Dimitri Kusnezov, deputy undersecretary for artificial intelligence (AI) and technology at the Department of Energy (DoE), revealed that the department relies on data workflows to make high-risk and mission critical decisions.
“As we gather data from so many different places, we have the sense that there is a lot more opportunity out there if we could simply see with more clarity through the complexities of the data,” he said at the AFCEA Bethesda March 19 breakfast. “The challenge is the data situation is simply growing.”
To manage growing datasets and apply them to emerging technologies such as AI and machine learning, Kusnezov and DoE rely on workflows. Kusnezov defined workflows as teams of people that cover a breadth of different skills. By asking different questions and bringing different skills together to solve mission critical problems, the data “can be labeled appropriately, structured appropriately, but fluidly develop into a workflow.”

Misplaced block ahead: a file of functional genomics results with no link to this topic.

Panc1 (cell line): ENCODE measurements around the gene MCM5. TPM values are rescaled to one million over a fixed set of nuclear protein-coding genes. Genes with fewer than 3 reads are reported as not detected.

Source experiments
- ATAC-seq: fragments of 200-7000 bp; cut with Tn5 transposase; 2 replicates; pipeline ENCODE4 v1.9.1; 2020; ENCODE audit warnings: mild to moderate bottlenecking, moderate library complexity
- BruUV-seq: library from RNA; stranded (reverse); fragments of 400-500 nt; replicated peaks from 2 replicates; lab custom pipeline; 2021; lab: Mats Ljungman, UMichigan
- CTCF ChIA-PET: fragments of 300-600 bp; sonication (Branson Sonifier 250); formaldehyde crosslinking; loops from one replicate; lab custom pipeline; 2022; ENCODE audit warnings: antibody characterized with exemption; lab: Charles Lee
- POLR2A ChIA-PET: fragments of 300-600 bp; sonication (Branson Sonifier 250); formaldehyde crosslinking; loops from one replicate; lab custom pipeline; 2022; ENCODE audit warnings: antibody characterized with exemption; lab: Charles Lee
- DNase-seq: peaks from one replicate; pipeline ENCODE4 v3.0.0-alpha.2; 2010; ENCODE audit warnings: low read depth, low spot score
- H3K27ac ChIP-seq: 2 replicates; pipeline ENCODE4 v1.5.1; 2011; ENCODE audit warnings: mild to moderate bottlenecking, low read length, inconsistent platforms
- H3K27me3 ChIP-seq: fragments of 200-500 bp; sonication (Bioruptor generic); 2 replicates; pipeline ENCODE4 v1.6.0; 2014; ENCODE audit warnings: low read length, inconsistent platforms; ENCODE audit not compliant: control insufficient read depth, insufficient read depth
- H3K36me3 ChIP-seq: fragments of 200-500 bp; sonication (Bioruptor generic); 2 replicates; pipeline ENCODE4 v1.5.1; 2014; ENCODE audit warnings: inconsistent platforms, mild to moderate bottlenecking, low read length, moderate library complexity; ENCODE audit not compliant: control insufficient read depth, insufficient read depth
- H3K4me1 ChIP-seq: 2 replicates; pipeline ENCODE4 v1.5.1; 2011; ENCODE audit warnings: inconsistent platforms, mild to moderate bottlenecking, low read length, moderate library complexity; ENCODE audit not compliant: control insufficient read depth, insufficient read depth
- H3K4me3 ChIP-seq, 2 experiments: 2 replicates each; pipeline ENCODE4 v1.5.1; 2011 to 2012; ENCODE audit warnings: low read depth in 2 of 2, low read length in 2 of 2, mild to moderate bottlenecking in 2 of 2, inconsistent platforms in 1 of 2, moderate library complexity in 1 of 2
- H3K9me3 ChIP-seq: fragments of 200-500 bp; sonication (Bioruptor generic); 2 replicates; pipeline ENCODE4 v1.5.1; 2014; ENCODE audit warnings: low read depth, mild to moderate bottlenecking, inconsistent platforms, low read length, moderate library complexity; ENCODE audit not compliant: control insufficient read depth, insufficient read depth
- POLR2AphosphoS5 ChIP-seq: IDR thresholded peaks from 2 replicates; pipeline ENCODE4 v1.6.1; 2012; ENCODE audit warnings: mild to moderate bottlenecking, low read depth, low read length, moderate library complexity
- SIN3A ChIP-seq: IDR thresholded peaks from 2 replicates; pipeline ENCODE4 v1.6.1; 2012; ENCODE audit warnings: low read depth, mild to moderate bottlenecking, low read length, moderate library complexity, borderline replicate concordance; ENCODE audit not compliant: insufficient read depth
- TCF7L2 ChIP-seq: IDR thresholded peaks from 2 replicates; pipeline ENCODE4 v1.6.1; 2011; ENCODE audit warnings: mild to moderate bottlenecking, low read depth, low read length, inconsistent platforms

He compared workflows to a business model centered around the outcomes. When everyone is sitting at the same table, he said, each stakeholder brings skillsets and knowledge that help the problem-solving team “drive outcomes more strongly” through continuous interaction.
“Don’t just say we’re going to have a data strategy,” Kusnezov recommended. “Put it in the context of how it will be used, and the teams that will be built around it.”
Data, however, is uncharted territory. As Kusnezov noted, many agency officials do not realize how useful their data is until they see the outcomes. Then, once officials realize the value of their data, they become hesitant to continue sharing it. The social dynamic this creates is counterproductive to developing effective workflows.
“Creating workflows and archiving data in the right way and models, it’s going to be something where best practices and lessons learned have to be shared. I think it’s a necessary journey we’re all on,” he said. “This is our future, it’ll require us working together, and most of this future is uncharted.”